Tests reveal that Johnston’s compact uses up to 40% less fuel in like-for-like trials, a significant finding in Johnston’s drive for lowest cost of ownership.
Johnston Sweepers is awarded ISO 14001 accreditation, the international standard for environmental management systems.
Johnston Sweepers wins the Manufacturing in Action award for its commitment to promoting best practise in all areas of the business. In the same month, Johnston is named Company of the Year in the Surrey Business Awards for its tenacity in an international business market.
£1.25m is invested in the latest technology at the Dorking plant, including a robotic welding cell and a new environmentally-friendly shot blasting unit and powder coating plant.
Johnston celebrates 50 years of producing truck mounted suction sweepers, having pioneered the very first suction sweeper design and launched it to the market in 1960 at the Public Works Exhibition in London.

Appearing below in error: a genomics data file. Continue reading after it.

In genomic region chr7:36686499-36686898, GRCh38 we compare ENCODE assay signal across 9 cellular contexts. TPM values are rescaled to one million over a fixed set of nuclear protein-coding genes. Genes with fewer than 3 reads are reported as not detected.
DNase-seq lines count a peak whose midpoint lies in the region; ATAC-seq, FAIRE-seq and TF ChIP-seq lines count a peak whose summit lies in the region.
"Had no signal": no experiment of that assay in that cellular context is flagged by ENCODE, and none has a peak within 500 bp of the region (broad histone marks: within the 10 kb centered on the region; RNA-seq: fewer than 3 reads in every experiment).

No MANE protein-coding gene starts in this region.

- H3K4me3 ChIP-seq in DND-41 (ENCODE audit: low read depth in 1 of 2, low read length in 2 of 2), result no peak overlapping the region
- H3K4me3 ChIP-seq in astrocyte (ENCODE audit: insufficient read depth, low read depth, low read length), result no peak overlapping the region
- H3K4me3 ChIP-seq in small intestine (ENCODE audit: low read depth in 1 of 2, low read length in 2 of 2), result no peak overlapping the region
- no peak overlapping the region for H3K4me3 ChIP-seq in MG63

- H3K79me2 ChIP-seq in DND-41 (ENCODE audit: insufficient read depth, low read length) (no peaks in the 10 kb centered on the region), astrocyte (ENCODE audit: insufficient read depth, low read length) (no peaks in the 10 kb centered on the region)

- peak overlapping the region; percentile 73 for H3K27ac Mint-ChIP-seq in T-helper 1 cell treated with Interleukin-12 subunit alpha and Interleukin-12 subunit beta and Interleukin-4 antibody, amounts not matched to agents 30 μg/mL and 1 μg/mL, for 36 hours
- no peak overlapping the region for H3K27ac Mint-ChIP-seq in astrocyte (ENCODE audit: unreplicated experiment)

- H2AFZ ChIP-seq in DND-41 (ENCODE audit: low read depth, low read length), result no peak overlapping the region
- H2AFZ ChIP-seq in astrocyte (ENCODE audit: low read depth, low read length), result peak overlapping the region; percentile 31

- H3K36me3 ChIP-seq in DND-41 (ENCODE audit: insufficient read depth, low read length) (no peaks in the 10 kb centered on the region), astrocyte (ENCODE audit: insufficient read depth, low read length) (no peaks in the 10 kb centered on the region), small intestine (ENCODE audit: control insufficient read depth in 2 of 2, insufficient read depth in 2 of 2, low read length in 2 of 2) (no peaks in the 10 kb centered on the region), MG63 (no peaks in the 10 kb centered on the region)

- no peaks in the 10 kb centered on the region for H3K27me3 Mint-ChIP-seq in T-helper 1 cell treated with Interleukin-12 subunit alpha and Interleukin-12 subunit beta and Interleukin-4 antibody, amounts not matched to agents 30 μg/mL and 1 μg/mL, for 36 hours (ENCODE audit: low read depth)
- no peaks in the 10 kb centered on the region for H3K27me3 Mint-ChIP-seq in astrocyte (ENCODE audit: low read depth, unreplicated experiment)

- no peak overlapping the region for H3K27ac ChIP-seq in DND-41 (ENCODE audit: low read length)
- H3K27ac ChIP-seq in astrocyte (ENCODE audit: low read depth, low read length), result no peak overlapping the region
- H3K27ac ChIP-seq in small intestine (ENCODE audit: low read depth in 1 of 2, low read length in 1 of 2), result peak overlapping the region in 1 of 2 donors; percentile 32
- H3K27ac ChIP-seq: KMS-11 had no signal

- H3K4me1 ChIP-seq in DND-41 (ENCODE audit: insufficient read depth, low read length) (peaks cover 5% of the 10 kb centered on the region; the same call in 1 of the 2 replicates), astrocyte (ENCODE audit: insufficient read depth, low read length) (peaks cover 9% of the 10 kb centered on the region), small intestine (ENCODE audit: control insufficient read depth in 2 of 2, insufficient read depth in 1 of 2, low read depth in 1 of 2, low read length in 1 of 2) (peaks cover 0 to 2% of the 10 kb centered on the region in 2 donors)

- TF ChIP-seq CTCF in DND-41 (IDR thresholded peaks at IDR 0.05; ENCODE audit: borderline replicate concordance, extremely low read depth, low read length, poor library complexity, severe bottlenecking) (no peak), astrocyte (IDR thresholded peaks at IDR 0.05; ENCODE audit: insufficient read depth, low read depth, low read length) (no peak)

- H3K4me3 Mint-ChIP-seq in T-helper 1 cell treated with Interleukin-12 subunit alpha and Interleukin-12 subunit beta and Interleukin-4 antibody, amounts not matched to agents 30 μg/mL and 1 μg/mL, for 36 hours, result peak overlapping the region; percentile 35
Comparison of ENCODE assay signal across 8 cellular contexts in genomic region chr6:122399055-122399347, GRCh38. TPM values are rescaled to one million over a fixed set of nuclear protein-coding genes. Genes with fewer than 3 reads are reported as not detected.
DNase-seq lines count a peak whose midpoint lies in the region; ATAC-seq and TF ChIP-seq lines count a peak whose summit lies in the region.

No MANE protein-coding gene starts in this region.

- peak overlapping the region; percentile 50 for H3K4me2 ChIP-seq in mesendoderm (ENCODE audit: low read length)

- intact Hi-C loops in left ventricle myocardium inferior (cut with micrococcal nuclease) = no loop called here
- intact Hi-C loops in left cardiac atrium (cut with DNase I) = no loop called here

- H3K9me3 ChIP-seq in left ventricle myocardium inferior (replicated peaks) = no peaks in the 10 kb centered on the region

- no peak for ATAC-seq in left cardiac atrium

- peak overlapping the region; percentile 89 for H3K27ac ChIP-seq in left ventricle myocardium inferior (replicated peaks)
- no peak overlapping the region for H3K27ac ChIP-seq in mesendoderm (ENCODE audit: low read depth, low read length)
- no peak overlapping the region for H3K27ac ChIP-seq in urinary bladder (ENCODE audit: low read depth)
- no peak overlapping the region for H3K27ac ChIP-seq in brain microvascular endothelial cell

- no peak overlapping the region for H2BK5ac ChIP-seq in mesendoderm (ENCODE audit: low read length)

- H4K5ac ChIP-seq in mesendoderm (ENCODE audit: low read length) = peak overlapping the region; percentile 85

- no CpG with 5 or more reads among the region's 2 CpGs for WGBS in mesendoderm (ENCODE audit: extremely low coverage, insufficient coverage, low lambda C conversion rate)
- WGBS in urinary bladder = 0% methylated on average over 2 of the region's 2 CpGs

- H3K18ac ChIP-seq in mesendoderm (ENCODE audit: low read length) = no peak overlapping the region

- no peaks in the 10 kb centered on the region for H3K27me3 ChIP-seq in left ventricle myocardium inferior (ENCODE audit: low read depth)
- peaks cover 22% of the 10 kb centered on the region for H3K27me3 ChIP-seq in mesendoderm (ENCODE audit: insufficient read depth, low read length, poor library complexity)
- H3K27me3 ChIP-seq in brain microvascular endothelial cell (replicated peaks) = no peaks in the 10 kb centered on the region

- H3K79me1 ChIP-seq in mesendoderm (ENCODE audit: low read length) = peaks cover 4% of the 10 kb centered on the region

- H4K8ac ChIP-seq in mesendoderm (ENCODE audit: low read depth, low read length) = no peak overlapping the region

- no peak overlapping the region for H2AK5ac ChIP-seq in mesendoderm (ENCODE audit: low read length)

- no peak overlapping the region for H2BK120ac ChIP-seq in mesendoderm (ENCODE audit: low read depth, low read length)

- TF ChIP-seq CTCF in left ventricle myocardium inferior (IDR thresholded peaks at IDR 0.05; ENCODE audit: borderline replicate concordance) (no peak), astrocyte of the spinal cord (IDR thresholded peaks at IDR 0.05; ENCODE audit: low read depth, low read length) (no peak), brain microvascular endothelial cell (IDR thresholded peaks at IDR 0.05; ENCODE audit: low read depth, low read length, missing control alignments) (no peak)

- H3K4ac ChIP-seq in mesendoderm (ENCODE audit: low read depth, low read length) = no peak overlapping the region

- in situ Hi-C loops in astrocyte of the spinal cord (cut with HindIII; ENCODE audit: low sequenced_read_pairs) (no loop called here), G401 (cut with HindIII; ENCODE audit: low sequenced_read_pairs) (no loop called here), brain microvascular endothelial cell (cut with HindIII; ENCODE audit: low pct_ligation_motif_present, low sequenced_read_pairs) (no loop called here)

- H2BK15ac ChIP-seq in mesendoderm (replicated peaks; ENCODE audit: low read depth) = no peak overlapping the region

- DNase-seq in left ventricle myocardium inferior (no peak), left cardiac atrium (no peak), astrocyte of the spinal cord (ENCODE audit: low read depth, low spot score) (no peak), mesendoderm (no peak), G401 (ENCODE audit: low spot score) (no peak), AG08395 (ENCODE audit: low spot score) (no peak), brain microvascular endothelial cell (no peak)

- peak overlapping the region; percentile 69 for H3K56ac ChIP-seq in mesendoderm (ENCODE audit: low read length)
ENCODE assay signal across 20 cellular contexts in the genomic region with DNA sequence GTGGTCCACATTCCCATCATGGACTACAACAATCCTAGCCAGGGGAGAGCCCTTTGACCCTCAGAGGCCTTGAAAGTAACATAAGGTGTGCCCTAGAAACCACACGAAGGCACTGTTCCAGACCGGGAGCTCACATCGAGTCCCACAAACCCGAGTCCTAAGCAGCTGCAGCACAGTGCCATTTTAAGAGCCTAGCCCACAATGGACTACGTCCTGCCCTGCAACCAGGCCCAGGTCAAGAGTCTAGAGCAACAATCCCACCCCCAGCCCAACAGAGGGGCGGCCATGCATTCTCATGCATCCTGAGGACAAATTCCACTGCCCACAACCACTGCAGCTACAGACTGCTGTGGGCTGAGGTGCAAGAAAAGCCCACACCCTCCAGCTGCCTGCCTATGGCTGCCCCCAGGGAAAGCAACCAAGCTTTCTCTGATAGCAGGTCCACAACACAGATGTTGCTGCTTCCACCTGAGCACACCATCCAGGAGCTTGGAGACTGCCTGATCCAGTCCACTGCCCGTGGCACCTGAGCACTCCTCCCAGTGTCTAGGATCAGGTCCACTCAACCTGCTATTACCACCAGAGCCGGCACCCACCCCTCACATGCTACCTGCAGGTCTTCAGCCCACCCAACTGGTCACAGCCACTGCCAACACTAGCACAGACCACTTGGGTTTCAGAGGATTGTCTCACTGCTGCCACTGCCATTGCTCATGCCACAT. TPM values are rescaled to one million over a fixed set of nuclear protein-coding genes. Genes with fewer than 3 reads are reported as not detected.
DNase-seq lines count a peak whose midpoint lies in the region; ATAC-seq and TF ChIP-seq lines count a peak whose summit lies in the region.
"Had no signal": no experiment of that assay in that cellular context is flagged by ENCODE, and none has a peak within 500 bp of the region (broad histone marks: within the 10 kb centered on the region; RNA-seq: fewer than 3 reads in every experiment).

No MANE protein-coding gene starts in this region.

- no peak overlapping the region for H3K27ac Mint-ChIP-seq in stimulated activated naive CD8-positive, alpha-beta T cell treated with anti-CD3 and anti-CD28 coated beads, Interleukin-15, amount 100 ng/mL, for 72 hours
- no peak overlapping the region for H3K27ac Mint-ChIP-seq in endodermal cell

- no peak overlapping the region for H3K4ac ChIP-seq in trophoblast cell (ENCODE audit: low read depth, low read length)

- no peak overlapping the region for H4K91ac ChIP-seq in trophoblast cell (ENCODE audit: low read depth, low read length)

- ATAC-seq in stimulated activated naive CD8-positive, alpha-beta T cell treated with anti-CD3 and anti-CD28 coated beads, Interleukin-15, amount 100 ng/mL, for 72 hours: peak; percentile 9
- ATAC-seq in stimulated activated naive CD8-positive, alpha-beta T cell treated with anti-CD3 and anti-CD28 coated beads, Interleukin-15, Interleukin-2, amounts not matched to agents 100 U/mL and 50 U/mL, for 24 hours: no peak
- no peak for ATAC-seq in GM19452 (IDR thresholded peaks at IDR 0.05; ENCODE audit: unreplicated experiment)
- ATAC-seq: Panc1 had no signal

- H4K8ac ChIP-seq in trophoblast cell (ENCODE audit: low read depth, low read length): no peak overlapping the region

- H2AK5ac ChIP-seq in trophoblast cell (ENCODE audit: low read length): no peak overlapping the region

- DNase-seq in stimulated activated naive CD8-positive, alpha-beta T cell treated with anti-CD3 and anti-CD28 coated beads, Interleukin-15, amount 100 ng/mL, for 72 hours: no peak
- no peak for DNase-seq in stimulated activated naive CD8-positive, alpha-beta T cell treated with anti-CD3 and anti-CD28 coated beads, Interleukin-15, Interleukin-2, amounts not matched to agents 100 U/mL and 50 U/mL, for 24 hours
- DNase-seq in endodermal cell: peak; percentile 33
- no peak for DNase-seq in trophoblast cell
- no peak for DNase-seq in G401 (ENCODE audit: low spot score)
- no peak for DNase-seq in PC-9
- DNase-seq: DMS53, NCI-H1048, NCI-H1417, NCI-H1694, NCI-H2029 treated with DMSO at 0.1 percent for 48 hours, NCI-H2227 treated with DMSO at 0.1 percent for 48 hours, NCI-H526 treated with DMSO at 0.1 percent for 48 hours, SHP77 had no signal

The CN101 1.3m3 subcompact sweeper is launched, entering the product range in the new lightweight subcompact class for sweeping in urban pedestrian areas where space is confined. Uniquely, the new machine features 500 hour service intervals for lowest cost of ownership.
Johnston’s entire parts supply system is re-launched with a £1.4m investment in spares stock and free guaranteed next day delivery anywhere in mainland UK. A brand new service centre opens in Redbridge, Essex, to service the London area.
Johnston launches its new VT551 7.5 tonne “slim” truck sweeper, designed to be fitted to lighter, narrower chasses for value-for-money high payload. At just 2m wide, the new machine features 5.25m3 hopper capacity while using 27% less fuel than comparable sweepers.
The brand new C201 compact sweeper is launched to the market, featuring more than thirty design upgrades including Johnston’s unique patented 4 wheel steer system for best-ever manoeuvrability, state of the art electronics and Glide 2 suspension.